Fresno State math professor Thomas Kipps leaves legacy of hard work

The Fresno BeeMarch 19, 2014 

Retired Fresno State professor Thomas C. Kipps loved formulas, theorems, logarithms and non-linear differential equations.

The Battle of the Bulge Army veteran also had a fondness for camellias, fine music and hard work.

Mr. Kipps died March 10 in his Fresno home surrounded by family. He was 91.

Family members say Mr. Kipps loved to play Chopin and other classical pieces on the baby grand piano in the living room, pound out tunes on a harmonica around a campfire, and, as a scout master in the 1960s, lead Troop 88 on 50-mile hikes across the high Sierra while carrying a 95-pound pack.

They say he was instrumental in bringing the first computers to Fresno State in the 1960s and setting up the campus' first Computer Center where students waited in line with their Fortran punch cards to develop programs.

For decades, he helped organize the Central Valley Math Quiz, a competition sponsored by McClatchy Newspapers (owner of The Bee) that awarded scholarships to high school seniors. The competition ran from the late 1950s to the mid-'80s.

But his real claim to fame, his family says, was raising four children who took his example of hard work and love of learning to the highest level: Dr. David Kipps, 64, is a graduate of UCLA Medical School; Dr. Thomas James Kipps, 61, holds an endowed chair at University of California at San Diego in the Department of Hematology and Oncology and specializes in chronic lymphocytic leukemia research; Dr. Mary Louise Lindae, 60, has a dermatology practice in Fresno; and JoAnne Kipps, 56, is a civil engineer who is retired from the Central Valley Regional Water Quality Control Board.

"We are all products of public schooling," Lindae said, noting that she and her siblings are Hoover High graduates.

His children also inherited his love of music: Tom and Mary play piano; David plays clarinet; and JoAnne plays piano, flute and guitar.

Mr. Kipps was born in Eureka City, Utah, the oldest of five children to Winifred and Albert Kipps. His mother was a homemaker and an accomplished pianist and his father was a mining engineer and pilot who flew to South America and the Yukon in search of gold.

In 1943, Mr. Kipps joined the Army Signal Corps and was a cryptographic officer stationed in France and the Rhineland. He was in the Battle of the Bulge, and upon his honorable discharge in November 1946 as a first lieutenant, he had received several medals including the European Theater Ribbon with three battle stars.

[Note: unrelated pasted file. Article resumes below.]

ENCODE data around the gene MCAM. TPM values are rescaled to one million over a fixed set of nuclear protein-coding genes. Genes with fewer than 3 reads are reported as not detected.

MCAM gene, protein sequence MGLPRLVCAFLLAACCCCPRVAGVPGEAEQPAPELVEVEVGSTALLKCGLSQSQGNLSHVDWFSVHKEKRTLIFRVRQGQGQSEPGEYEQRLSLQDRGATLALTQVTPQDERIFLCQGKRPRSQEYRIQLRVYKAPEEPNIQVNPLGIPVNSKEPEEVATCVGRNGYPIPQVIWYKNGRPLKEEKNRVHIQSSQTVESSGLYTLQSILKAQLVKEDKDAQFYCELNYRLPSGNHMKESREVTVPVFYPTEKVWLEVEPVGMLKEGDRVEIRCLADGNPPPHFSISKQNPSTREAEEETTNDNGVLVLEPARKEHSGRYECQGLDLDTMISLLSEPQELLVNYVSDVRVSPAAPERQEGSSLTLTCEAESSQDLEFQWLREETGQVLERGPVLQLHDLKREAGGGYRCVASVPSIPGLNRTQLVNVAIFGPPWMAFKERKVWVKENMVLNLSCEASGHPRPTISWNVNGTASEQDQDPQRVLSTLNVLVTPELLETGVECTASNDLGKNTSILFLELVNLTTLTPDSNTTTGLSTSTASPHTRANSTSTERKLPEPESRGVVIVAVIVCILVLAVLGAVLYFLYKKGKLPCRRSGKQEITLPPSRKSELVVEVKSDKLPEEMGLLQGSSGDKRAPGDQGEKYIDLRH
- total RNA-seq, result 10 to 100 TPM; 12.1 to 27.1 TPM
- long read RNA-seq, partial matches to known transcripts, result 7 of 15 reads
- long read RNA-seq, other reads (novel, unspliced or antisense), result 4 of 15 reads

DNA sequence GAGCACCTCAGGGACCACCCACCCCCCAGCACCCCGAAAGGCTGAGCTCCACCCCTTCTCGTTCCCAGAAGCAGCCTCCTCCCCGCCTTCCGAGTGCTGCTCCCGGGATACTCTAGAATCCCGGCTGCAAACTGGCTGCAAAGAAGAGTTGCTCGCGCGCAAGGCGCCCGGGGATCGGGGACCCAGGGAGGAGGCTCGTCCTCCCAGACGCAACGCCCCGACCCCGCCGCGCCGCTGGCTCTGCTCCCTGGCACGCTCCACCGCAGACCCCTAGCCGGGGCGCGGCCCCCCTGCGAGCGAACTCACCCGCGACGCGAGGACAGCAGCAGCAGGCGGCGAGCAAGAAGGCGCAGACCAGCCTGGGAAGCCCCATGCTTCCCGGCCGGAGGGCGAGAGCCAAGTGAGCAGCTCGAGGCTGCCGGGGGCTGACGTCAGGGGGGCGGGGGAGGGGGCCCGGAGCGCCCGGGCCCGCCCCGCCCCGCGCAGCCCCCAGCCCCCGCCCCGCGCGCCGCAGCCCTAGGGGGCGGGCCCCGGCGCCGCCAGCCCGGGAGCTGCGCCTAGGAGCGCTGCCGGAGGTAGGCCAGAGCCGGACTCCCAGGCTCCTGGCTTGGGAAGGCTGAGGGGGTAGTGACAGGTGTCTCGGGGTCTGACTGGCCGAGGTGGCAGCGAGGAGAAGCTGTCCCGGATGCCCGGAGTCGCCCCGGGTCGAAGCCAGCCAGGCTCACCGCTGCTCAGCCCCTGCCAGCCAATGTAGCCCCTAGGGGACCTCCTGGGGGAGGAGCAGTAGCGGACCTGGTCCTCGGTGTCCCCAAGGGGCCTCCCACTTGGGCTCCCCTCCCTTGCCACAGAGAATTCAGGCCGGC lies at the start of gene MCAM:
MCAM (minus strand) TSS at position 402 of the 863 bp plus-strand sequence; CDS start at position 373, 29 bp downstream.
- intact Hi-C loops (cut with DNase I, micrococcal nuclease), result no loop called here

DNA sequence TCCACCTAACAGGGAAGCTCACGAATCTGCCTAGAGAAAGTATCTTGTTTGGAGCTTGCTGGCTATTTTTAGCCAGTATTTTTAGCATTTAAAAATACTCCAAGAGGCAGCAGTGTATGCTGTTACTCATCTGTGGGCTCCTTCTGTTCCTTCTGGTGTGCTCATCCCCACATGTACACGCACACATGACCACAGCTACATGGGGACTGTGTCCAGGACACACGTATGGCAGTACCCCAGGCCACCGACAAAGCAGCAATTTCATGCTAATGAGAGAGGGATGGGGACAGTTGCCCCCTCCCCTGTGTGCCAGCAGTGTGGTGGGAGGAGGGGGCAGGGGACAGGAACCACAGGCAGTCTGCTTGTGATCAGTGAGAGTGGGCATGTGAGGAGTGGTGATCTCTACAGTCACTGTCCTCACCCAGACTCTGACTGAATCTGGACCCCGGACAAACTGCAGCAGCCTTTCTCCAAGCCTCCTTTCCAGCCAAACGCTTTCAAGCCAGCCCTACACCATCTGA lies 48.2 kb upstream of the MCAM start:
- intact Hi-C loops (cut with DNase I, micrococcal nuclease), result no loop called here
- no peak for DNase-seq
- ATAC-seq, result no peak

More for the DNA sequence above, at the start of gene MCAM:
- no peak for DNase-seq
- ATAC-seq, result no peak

"His job was to decipher codes and find hidden messages," Lindae said. "He told us he had to listen to static on the radio 18 hours every day. Because they had to crank it up, he said it hurt his hearing."

After the military, Mr. Kipps attended UC Berkeley, where he earned bachelor's, master's and doctorate degrees in mathematics and met his wife, Anne. They were married March 7, 1948. He first taught at the University of Santa Clara before moving to Fresno State in 1956, the year the campus moved to its present Shaw Avenue location.

He taught at Fresno State for 36 years before his retirement in 1992.

Mr. Kipps was a devout Roman Catholic and member of the St. Paul Newman Center since its creation 50 years ago. He was a member of the Knights of Columbus, a ham radio operator for 75 years, and a world traveler who made pilgrimages with his wife to Lourdes, Fatima, Medjugorje, Garabandal and the Holy Land.

He and his wife were members of the Fresno Camellia Society, which donated flowers to the Shinzen Friendship Garden and Woodward Park. They also opened their home to foreign exchange students, "some of whom to this day consider them their second parents," Lindae said.

Mr. Kipps learned he had Parkinson's around the time his wife, Anne, a registered nurse and Girl Scout leader, died on Jan. 9, 2009, at the age of 84. They had been married nearly 61 years. "It began with a tremor in his thumb," Lindae said. "My father succumbed to Parkinson's disease because of an inability to swallow. He did not wish for any artificial means (to keep him alive) and we honored his wishes."

She then thanked the nurses at Saint Agnes Hospice for making her father's passage at home peaceful.

Though Parkinson's slowly decimated his body, Mr. Kipps' mind remained sharp to the end, JoAnne Kipps said. His final foray into math research involved game theory (the study of strategic decision making), which he continued until a year ago when failing eyesight made it too difficult, JoAnne said.

She said her father, a tall man with huge hands and a firm grip, loved puns and remained upbeat. She recalled one day nurses had left him pureed pears to eat.

"Pops, would you like some pears?" she asked him.

"I only see one," he joked.

Mr. Kipps was released from the hospital before Christmas. When he left the hospital, he celebrated by playing Christmas tunes on a new Chromatic harmonica that Joanne had given him.

Thomas Charles Kipps

Born: Feb. 28, 1923

Died: March 10, 2014

Career: Retired math professor at California State University, Fresno

Survivors: children Dr. David Leo Kipps, Dr. Thomas James Kipps, Dr. Mary Louise Lindae and JoAnne Lorraine Kipps; brother Harry Kipps; sisters Haidee "Dee" Schlecht and Muriel Clausen; eight grandchildren and two great-grandchildren

Services: Visitation 3-5 p.m. Thursday at Whitehurst, Sullivan, Burns & Blair Funeral Home in Fresno, followed by recitation of the Rosary at 7 p.m. at the St. Paul Newman Center in Fresno. Mass will be held at 10 a.m. Friday at St. Paul Newman Center, follow by burial at St. Peter's Cemetery.

The reporter can be reached at (559) 441-6434, or @beecourts on Twitter.

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